The symptoms of heat rash can range from superficial blisters to deep, red lumps.
Adults usually develop heat rash in skin folds and in places where clothing causes friction.
In infants, the rash is mainly found on the neck, shoulders and chest. The rash can also be present in the armpits, elbow creases and groin.
The types of miliaria are classified according to how deep the blocked sweat ducts are. There is a variation for each type.
The mildest form of heat rash is known as miliaria crystallina affects sweat glands in the top layer of the skin. This for is marked by clear, fluid-filled blisters and bumps that break easily.
Miliaria rubra (prickly heat) is a type that occurs deeper in the skin. Signs and symptoms include red bumps and itching or prickling in the affected area.
Occasionally the fluid filled sacs or vesicles of miliaria rubra become inflammed and pus-filled (pustular). This form is called miliaria pustulosa.
There is also a less common form of heat rash called miliaria profunda, which affects the dermis of the skin.
Retained sweat leaks out of the sweat gland into the skin, causing firm, flesh-colored lesions that resemble goose bumps.
Heat rash is caused by blocked or clogged sweat ducts. Instead of evaporating, sweat gets trapped in the skin causing inflammation and rash.
It has not yet been clarified why the sweat gland become clogged, but some factors seem to play a role, these include: immature sweat ducts that can easily rupture, trapping perspiration beneath the skin.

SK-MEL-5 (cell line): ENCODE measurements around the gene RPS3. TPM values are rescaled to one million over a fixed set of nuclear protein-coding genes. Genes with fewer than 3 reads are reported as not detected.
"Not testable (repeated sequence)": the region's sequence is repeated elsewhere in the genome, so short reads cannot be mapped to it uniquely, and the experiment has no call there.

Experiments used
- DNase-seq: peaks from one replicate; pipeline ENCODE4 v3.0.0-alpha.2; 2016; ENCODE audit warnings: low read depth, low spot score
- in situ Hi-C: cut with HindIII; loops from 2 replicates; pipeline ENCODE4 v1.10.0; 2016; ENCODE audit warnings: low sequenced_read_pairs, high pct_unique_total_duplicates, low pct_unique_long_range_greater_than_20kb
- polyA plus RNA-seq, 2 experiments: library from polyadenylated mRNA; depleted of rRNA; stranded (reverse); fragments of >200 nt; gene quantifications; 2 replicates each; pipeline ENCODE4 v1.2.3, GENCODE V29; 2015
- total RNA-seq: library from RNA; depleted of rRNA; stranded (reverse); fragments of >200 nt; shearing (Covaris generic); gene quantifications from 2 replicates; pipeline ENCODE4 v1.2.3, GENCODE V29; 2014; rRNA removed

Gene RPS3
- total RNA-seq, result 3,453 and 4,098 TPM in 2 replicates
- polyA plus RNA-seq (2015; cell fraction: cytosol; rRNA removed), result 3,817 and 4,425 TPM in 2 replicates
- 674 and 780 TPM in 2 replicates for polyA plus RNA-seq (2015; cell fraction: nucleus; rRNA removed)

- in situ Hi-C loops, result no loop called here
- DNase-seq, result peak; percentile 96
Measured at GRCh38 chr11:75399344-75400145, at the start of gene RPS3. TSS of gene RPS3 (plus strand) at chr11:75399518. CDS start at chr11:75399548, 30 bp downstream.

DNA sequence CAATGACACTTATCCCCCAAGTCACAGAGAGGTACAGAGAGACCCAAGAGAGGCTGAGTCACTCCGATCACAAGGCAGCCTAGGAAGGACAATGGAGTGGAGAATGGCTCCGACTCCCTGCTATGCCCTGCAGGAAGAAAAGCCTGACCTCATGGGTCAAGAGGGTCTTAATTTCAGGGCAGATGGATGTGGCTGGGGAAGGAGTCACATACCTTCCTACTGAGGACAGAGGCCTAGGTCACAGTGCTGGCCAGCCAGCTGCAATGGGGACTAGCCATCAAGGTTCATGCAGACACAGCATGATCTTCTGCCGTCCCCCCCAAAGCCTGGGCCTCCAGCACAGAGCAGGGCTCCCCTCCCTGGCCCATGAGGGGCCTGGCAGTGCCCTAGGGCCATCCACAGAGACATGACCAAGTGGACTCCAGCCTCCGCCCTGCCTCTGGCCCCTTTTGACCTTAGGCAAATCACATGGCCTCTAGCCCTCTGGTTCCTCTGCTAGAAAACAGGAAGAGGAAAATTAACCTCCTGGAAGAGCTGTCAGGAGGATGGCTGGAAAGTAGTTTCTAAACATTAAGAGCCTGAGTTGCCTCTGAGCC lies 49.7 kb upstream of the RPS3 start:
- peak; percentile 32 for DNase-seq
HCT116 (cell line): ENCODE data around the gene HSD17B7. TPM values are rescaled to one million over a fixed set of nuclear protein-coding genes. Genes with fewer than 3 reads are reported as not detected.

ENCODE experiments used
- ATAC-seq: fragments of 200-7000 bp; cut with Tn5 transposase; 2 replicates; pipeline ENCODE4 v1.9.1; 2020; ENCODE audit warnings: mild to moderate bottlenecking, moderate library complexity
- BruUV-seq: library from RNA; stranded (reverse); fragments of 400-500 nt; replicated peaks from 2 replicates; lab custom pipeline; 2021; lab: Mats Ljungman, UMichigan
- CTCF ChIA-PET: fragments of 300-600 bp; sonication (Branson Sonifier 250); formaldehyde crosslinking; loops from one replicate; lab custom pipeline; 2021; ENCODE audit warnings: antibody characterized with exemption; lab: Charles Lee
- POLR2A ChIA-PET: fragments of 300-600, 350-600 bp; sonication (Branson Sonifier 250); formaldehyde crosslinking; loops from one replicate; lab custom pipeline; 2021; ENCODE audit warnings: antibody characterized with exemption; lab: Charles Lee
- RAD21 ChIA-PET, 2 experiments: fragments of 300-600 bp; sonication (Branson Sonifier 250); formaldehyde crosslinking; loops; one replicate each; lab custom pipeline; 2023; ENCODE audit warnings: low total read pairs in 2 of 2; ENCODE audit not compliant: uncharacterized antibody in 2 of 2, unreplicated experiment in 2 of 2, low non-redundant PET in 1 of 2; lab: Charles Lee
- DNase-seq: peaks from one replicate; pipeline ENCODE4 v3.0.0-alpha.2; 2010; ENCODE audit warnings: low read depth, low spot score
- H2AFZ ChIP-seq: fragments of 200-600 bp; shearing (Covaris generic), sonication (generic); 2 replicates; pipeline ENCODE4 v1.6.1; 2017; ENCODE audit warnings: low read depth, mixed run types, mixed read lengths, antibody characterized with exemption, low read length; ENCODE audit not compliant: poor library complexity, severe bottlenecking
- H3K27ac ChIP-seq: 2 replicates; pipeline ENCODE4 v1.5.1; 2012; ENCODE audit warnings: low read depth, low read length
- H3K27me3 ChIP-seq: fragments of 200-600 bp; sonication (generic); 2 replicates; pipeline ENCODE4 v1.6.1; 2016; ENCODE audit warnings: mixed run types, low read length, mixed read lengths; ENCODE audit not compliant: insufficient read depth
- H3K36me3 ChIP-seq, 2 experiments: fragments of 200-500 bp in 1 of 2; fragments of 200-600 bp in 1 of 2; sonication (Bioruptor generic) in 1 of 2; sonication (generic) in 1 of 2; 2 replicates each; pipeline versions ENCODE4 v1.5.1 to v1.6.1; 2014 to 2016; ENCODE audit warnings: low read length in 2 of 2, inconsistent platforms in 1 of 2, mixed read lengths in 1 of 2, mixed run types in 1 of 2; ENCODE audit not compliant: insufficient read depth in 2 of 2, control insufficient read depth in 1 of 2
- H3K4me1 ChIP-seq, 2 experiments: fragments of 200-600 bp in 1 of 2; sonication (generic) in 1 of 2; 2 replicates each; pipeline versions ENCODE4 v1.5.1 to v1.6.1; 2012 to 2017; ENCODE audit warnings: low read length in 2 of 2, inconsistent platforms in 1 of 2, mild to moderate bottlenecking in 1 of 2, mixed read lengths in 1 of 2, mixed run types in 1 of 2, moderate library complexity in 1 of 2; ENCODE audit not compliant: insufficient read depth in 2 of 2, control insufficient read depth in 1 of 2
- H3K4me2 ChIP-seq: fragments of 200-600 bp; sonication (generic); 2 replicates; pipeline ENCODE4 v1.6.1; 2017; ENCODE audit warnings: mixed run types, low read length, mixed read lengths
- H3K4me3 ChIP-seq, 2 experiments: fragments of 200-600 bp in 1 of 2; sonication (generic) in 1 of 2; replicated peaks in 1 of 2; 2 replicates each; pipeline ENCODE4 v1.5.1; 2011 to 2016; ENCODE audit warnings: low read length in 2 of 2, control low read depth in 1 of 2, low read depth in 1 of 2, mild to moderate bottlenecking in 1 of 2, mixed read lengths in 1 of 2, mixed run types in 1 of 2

Heat rash is capable of developing in the first week of life, especially when the infant is warmed in an incubator, dressed too warmly or even has a fever.
Hot, humid weather can cause heat rash. Intense exercise, hard work or any other activity that causes heavy sweating can lead to heat rash.
Overheating in general can be a cause of heat rash as well. Prolonged body rest can be a cause of heat rash, especially for individuals with fevers.
4 Making a Diagnosis
No test are necessary in the diagnosis of heat rash, diagnosis is by appearance.
Setting up a doctor's appointment for heat rash is no necessary. However, severe heat rash has to be treated with the assistance of a doctor, specifically a dermatologist to be sure it is not a different condition.
It is important to be prepared for the appointment in advance. Listing down the question about heat rash can help in this preparation.
Questions one might ask the doctor include the following
What could have caused this rash?
How can I treat it?
Do I need to limit physical activity until the rash clears?
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